[dns-operations] Delegation checking (was: Re: Some DNSSEC trivia)

Paul Vixie paul at vix.com
Tue Jan 8 17:19:53 UTC 2008

> > i wish that every registry would do this.  would it help if BIND had either
> > a tool to do this, or a server option to do this in the background?
> My gut reaction is it would help only a little. In my experience the main
> barrier for this isn't a lack of tools. Existing generic checkers are easily
> found. More likely, though, is that something can be written without much
> effort to talk to the registry backend and also implement each TLD's own
> idea of what tests should be performed. That's not very difficult. Throw a
> little perl, python, etc. at the problem.

i suspect that you're speaking from great experience, and that there are zone
administrators (registry or not) with far less experience for whom the tools
are the hardest part.  i envision a toolset written in C using BIND9's libs
that AXFR's the zone periodically, populates a database using ODBC, slowscans
that database, keeping state on number of timeouts/mismatches/etc, and emits
IODEF events toward the local ticket system based on configurable threshold
crossings.  if something like that existed, my belief is, it would get used
almost universally among serious zone administrators, even if many of them are
precluded by policy from suspending/revoking delegations based on the results.

(note, i don't know how to fund this development yet, but knowing what we need
to be working on is a possible first step toward knowing how to pay for it.)

> What made it a serious burden back when I was doing this sort of thing was
> dealing with the mostly confused, occasionally irate, queries from domain
> contacts who had been notified of their zone's `problem'. A registration had
> a zone-contact in addition to a technical-contact but there were many, many
> occasions where email sent to either ended up in some CEO's secretary's
> inbox, with clueless customer support in a technically indifferent bulk
> domain hosting outfit, or with the end customer who would sue me personally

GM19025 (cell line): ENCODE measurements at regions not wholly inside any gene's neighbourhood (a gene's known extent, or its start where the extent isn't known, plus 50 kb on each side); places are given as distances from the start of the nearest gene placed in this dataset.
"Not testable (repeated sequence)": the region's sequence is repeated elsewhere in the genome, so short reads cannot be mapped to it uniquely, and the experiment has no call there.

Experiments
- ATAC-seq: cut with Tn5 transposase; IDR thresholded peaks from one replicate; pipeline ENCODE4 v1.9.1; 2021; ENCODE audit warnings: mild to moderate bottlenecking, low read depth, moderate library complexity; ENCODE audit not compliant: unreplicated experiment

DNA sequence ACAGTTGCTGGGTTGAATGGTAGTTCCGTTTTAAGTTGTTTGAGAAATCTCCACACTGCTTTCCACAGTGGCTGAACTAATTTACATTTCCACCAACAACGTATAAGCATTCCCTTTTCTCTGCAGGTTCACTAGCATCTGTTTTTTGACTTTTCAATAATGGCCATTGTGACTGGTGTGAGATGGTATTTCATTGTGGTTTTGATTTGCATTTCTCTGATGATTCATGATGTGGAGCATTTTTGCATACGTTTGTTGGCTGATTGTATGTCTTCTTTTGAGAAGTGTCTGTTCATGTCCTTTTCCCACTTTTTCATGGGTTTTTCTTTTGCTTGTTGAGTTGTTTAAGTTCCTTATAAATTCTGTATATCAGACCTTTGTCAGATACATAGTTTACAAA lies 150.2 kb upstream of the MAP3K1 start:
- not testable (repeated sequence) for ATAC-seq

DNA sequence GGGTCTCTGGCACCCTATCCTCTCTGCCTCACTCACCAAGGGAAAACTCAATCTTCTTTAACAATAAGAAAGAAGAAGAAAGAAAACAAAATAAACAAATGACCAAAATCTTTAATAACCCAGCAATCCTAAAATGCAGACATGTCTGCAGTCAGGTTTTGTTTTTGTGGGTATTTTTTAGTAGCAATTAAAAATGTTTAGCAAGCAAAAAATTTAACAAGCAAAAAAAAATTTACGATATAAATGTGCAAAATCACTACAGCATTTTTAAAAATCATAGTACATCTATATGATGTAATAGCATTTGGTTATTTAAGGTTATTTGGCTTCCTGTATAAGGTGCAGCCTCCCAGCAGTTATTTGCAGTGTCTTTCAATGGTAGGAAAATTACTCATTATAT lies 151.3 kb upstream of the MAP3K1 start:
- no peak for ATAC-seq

> if anything happened to his website (threats of litigation were an
> occupational hazard).

i think ICANN has to ask the community what it wants here, and that the answers
is likely to be "lame delegations are bad" and "inadequate technical contact
information is bad".  if i'm right about those predictions, then contracts and
RFC's and whatnot can be crafted to allow a massive cleanup of authority DNS
data to be done.  (perhaps we can also place an upper limit on the number of
times a zone's NS RR or a nameserver's A RR can change per day, like, say, 1?)

in other words, don't treat the policies as immutable.  steve crocker's ICANN
SSAC is full of well meaning busibodies with too much time on our hands.  any
well reasoned observations/proposal on this topic would get a fair hearing,
and while it might take a long time before IETF and the ICANN board get solid
recommendations/results to act on, the fact is, we and the internet are going
to get that much older in that time whether we're working on this or not.

> We did a full run two or three times but as the number of delegations grew
> it became infeasible to handle the volume of customer queries with a small
> and already very busy technical team.

so what you need is a level playing field so that your competitors all have
the same burdens and costs, lest you self-penalize by doing the right thing?

> It was policy to run a delegation check when a zone was created and again
> for every subsequent modification. We had to leave it at that. You could
> probably argue that since we did those checks already the level of noise
> created by an unprompted delegation check for our TLD would be at the lower
> end of the scale (since we made sure you got things correct at least once,
> at initial registration). Registries which have never done this sort of
> thing before would probably fare even worse.

what i'm extracting from this thread so far is, we need better tools, and we
need better policies, if we want to start pulling the weeds in the authority
DNS field.  (weeds in this context means flakey/lame delegations.)

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